October 11, 2023
As we age, time seems to speed right by you. And this year seems to be no different. Wasn’t it just yesterday that farmers were hitting their fields to get the crops in, and now here we are getting the crop out?
Some things that do not speed by are farm equipment. They can work at a fevered pitch to get the crops harvested, but once they hit the roads to travel from field to field or field to home, it can seem like they crawl along.
I know this, you know this — but our non-farm friends do not realize this — or they have forgotten this from the spring. They get impatient when caught behind an agriculture convoy.
Though I understand the speed at which rural traffic travels, I do not have the same patience when I am driving or walking in more crowded areas. My family or others riding with me may argue with me, but I don’t believe that I border on road rage, I just wish that everyone else drove with the same attention and consideration for their fellow drivers as I do.
But when I get back on the country roads, I can feel my blood pressure fall. When I do get behind slow-moving farm equipment, even if I’m en route to what I feel is an important event, meeting or appointment, I try to take a deep breath and enjoy the slower pace for a bit.
Our world is flying by way too fast. It does the body good to occasionally slow to a combine’s pace.
I wish our non-farm friends who travel rural roads in the spring and fall, and who get behind farm machinery, would also slow down and take the time to appreciate their surroundings.
Think about it
They may get angered at the farm equipment: “Can’t you go any faster?” No, they can’t.
“Why don’t you pull over?” Most farmers are conscientious and will pull to the side when they can. Farm equipment is big, and some rural roads are not very wide and shoulders are narrow or nonexistent.
For example, the county road I live on was newly paved this spring, so it is nice and smooth. Sadly, however, the shoulder (where there is some) is not very wide.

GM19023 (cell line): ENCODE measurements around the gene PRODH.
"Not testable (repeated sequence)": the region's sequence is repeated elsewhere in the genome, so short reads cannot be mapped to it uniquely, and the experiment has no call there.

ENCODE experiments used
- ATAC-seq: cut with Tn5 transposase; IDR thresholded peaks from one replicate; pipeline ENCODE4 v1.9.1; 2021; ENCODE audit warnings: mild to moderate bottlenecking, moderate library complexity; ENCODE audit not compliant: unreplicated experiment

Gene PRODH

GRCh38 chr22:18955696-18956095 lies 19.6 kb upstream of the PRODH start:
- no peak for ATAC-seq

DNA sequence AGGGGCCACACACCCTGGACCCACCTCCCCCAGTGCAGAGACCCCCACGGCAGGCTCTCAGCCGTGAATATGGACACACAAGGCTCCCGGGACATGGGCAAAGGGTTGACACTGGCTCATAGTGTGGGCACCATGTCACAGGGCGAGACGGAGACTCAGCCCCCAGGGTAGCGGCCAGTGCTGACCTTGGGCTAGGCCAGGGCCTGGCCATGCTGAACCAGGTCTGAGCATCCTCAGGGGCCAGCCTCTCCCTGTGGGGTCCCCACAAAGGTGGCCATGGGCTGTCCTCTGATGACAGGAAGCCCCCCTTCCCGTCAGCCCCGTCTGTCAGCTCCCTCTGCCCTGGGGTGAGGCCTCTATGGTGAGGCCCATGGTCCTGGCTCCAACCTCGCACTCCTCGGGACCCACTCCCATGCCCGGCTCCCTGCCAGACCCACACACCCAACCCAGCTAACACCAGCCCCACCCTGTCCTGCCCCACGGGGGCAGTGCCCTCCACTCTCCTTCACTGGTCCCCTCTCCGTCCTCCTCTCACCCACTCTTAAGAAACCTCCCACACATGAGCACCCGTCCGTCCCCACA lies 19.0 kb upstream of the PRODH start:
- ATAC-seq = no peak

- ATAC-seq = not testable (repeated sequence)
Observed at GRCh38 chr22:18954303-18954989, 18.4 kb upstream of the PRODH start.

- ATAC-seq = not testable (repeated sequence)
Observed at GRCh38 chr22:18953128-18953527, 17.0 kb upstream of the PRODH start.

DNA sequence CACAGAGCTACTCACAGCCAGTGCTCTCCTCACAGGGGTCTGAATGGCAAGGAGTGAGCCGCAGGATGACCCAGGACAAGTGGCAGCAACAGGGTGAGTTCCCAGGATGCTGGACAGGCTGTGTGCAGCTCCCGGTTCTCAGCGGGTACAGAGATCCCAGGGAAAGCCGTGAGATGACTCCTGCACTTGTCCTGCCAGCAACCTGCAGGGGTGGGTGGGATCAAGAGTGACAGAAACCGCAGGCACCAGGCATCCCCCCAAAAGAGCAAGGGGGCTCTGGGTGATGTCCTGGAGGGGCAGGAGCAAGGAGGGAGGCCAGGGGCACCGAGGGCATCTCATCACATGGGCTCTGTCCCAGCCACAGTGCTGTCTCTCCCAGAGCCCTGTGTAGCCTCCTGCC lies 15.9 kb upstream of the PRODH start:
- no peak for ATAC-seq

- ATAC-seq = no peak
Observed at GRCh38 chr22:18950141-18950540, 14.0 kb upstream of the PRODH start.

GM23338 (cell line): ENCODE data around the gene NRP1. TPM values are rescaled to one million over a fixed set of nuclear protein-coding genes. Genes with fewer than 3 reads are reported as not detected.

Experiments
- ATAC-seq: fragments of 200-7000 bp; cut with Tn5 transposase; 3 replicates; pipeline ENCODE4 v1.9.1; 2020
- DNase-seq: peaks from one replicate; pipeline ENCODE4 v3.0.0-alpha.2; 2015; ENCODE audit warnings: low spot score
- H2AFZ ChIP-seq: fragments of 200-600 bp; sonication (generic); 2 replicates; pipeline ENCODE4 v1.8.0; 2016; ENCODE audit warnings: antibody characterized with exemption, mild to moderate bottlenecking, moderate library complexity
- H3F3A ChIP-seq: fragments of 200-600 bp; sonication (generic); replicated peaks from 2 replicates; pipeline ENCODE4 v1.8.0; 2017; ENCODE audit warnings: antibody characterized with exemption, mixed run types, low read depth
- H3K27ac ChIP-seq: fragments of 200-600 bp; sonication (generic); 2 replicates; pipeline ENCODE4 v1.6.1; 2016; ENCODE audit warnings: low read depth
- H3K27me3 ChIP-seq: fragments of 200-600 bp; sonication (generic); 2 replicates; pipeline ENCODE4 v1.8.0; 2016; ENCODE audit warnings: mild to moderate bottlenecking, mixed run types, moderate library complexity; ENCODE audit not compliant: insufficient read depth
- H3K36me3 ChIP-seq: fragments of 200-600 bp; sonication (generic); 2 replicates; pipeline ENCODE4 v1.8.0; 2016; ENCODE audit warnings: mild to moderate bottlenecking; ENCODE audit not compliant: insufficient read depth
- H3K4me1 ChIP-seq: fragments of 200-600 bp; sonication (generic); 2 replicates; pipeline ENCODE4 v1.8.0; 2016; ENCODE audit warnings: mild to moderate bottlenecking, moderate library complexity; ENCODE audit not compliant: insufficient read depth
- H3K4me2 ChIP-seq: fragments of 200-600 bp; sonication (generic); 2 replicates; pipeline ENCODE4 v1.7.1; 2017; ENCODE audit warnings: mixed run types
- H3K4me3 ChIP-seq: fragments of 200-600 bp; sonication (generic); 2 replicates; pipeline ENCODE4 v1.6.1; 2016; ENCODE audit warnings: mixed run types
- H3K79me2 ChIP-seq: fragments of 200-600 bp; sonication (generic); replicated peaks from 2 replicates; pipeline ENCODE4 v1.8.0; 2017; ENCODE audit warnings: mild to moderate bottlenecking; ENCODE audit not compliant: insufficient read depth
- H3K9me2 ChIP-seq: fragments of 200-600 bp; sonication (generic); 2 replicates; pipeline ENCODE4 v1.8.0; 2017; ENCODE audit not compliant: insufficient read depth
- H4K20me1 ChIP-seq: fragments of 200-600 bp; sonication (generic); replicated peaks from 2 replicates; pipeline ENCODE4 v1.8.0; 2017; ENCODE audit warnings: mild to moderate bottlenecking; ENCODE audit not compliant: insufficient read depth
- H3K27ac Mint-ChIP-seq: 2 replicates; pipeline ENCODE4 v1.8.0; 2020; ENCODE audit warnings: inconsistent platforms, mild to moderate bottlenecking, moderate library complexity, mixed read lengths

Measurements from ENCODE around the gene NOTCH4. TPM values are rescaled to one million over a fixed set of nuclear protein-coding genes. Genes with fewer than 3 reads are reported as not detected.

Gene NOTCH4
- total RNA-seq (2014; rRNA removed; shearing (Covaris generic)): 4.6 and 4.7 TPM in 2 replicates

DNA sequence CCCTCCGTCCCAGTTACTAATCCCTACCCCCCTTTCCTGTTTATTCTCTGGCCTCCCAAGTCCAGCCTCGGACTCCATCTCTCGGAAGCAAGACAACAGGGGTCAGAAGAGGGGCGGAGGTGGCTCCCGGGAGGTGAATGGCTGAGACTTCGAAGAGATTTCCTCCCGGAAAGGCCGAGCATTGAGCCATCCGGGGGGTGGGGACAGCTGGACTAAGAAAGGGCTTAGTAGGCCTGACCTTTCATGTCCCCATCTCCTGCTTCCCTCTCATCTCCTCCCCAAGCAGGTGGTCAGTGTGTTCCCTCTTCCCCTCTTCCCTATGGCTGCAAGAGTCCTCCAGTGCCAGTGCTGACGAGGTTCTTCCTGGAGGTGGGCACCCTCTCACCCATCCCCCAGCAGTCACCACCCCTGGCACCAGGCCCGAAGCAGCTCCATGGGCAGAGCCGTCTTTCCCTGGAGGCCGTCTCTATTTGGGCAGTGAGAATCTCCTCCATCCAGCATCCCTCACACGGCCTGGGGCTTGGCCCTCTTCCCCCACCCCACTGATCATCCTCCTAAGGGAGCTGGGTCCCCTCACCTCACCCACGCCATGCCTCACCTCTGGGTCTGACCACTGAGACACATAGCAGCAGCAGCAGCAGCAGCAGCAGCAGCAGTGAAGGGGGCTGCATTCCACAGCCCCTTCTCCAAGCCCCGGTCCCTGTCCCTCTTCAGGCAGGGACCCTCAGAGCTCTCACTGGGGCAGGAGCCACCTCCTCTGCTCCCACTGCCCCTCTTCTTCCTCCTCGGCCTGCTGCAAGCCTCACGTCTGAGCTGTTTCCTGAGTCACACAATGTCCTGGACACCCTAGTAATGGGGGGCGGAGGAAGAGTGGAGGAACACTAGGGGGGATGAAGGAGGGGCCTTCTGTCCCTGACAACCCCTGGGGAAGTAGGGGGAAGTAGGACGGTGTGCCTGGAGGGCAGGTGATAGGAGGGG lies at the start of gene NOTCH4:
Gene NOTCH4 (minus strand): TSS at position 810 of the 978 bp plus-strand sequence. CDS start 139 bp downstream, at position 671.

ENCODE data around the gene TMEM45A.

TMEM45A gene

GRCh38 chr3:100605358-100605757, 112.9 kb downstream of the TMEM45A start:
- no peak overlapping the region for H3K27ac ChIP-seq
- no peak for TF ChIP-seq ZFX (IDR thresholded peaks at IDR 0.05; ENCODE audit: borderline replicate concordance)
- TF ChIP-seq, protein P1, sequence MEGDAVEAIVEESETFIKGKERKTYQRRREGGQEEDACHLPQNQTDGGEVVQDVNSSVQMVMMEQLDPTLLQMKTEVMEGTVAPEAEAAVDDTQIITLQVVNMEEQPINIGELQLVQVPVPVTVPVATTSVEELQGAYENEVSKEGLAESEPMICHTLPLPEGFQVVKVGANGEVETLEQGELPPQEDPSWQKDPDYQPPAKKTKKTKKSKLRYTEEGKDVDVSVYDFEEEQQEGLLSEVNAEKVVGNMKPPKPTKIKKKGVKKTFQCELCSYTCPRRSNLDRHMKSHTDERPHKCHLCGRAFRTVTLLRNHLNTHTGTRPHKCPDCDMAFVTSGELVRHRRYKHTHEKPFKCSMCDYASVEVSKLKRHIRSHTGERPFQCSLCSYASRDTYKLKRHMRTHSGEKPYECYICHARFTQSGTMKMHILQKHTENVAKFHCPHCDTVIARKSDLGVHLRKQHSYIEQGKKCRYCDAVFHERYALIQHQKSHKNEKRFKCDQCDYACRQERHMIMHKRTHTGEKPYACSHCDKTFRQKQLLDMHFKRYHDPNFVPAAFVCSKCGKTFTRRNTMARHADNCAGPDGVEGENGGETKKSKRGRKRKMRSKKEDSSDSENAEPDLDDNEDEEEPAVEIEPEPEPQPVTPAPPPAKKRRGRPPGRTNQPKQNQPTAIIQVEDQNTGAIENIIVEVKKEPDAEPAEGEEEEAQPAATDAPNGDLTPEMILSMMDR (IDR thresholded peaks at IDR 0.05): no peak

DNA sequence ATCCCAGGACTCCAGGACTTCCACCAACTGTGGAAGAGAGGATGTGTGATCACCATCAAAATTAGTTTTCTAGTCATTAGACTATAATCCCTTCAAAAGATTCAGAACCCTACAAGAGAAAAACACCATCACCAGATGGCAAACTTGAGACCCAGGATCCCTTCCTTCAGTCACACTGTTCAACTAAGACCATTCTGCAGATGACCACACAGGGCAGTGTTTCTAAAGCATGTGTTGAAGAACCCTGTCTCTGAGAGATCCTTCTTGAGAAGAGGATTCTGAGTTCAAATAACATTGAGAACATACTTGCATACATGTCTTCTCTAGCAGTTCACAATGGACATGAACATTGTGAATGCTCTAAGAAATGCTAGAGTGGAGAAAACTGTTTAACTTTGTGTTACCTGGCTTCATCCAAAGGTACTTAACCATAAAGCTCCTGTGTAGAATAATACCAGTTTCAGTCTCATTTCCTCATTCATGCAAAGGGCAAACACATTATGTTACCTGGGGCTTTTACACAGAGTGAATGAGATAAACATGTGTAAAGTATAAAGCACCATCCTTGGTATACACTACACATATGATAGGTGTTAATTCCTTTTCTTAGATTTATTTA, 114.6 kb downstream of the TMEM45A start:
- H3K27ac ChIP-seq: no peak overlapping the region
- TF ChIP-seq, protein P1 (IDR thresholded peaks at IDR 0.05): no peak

For a county road, this is fairly well-traveled, a connector between a U.S. highway and a state highway. My wife and I like to walk, and we used to like walking this road. We used to — until this road project completion, that is.
As traffic approaches, we would move to the shoulder. But now when there is little to no shoulder, or where there is shoulder it easily falls away even from the weight of two walkers, it is dangerous to step off. Yes, falling into the ditch is safer than being hit by oncoming motorists, but it’s just not safe.
Now imagine if I’m driving a combine or a tractor pulling a grain cart or a manure tanker. I see a motorist at my rear, wanting to get around me. There is no way that I am going to pull over and risk losing control of my combine, which weighs over 50,000 pounds. That motorist is at risk of more than being a little late for an “important” engagement.
Slowing down is a good reminder for farmers as well, even in a hectic time such as harvest. Yes, winter is coming, and you want to get the crop in the bins before snow flies, but getting the harvest completed with your health and sanity intact is what’s more important.
Before you enjoy having the crop in the bin, enjoy the ride.
Comments? Send email to [email protected].
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